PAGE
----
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Sunday, November 18, 2018

Opinion

Manning receives prison sentence, audience for identity crisis


Photo courtesy of Wikipedia

Bradley Manning wrote a letter to the president this week. The dishonorably discharged private first class also received a jail sentence, a pardon date and an audience for an identity shift.

“As I transition into this new phase of my life, I want everyone to know the real me,” Manning wrote. “I am Chelsea Manning. I am a female.”

Surprise. It’s a statement she’d intended to make before her actual sentencing, but her lawyer figured Manning should’ve kept to herself. And it’s hard to blame him. While Manning certainly isn’t the first soldier to be diagnosed with gender identity disorder, it’s safe to say she’s the most high-profile American defendant pending an appeal after multiple charges of espionage to request a transgender identity overhaul.

Morality issues for her leaks aside, the gesture’s pretty significant. Imagine you’ve been tasked with determining the fate of a person deemed the largest leaker of government documents in the millennium. You’ve had more than three years to garner your evidence and gather your bearings. There’s a decision to be made, and you’ve taken your time getting there. But come court time, you find the one thing you took for granted wasn’t exactly stable after all. The accused defendant is a woman.

On the other hand, it’s also a testament to the fault in assumptions. In April 2010, Manning sent an email to a sergeant saying, “This is my problem. I have had signs of it for a very long time.” She sent it with a photograph of herself in a blonde wig and lipstick (a copy of which is more than readily available around online). Manning was arrested a month after the testaments, and found herself convicted of espionage, fraud and theft.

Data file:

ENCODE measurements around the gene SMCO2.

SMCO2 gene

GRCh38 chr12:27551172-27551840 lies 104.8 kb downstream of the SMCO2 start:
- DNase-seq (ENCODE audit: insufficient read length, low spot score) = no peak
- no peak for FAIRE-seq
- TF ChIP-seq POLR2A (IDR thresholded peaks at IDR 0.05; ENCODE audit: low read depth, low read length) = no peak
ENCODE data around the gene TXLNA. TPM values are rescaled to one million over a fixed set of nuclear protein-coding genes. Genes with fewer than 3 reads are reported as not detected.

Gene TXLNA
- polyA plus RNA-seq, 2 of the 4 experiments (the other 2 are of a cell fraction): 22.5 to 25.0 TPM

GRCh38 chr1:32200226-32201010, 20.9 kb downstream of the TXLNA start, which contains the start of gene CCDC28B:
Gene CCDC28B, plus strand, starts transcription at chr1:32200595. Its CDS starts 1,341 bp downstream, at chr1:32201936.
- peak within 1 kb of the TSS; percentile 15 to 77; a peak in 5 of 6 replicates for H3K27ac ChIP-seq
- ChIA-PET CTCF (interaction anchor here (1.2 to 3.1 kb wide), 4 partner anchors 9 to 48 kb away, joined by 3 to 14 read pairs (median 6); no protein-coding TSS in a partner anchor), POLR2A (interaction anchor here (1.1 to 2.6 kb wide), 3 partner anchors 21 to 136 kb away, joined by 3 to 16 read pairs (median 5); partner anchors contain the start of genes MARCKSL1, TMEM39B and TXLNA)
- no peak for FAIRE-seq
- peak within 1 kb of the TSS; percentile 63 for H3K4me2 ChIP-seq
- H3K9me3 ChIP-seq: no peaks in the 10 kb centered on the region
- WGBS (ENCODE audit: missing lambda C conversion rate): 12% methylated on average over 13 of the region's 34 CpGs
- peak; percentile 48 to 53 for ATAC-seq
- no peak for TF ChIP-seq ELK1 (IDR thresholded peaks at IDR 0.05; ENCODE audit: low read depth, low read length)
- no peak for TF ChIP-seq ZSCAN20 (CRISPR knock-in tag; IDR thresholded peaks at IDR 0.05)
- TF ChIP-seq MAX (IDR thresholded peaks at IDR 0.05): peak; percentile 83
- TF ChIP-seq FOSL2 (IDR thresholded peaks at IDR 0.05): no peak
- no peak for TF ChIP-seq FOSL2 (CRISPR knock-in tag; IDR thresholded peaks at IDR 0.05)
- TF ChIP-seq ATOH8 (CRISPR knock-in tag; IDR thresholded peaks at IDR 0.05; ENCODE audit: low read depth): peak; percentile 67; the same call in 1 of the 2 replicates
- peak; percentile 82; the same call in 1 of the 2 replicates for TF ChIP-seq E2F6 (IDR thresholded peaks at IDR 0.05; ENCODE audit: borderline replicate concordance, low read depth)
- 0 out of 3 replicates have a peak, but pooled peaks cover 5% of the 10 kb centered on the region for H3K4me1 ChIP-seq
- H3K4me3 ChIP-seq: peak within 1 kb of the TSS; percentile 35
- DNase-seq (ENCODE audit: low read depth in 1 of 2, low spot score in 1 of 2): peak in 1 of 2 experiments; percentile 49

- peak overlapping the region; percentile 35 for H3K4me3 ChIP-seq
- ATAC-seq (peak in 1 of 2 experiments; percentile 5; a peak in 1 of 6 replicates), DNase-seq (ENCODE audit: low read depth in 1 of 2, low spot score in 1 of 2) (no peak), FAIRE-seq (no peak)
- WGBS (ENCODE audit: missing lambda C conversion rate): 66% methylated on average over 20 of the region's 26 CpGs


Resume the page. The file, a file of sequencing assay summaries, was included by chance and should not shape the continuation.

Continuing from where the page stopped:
Manning’s been sentenced to serve at Fort Leavenworth. Its spokesman, George Marec, has said hormone therapy isn’t something she should plan on. Incidentally, “The Army doesn’t provide sex reassignment surgery or hormone therapy.”

Manning’s attorney, David Coombs, told the “Today” show he would consider seeking suit for the therapy. Jeffrey Parsons, a psychology professor at Hunter College, has posited that Manning might be better off seeking a transfer to a civilian prison elsewhere, and Marec compounded his statement with the notion that Manning would officially remain Bradley until a legal distinction was acquired.

Whether Chelsea, Bradley, Bennett, or Brandy, Manning has a sentence to serve. How she self-identifies is not the issue. The issues were her actions, which have been addressed in a court of her peers. With her transgressions established, how one addresses an individual should be determined by the individual in question, irrespective of your personal convictions.

That’s called respect. Imagine if it were you.

Senior staff columnist Bryan Washington is an English junior and may be reached at [email protected]

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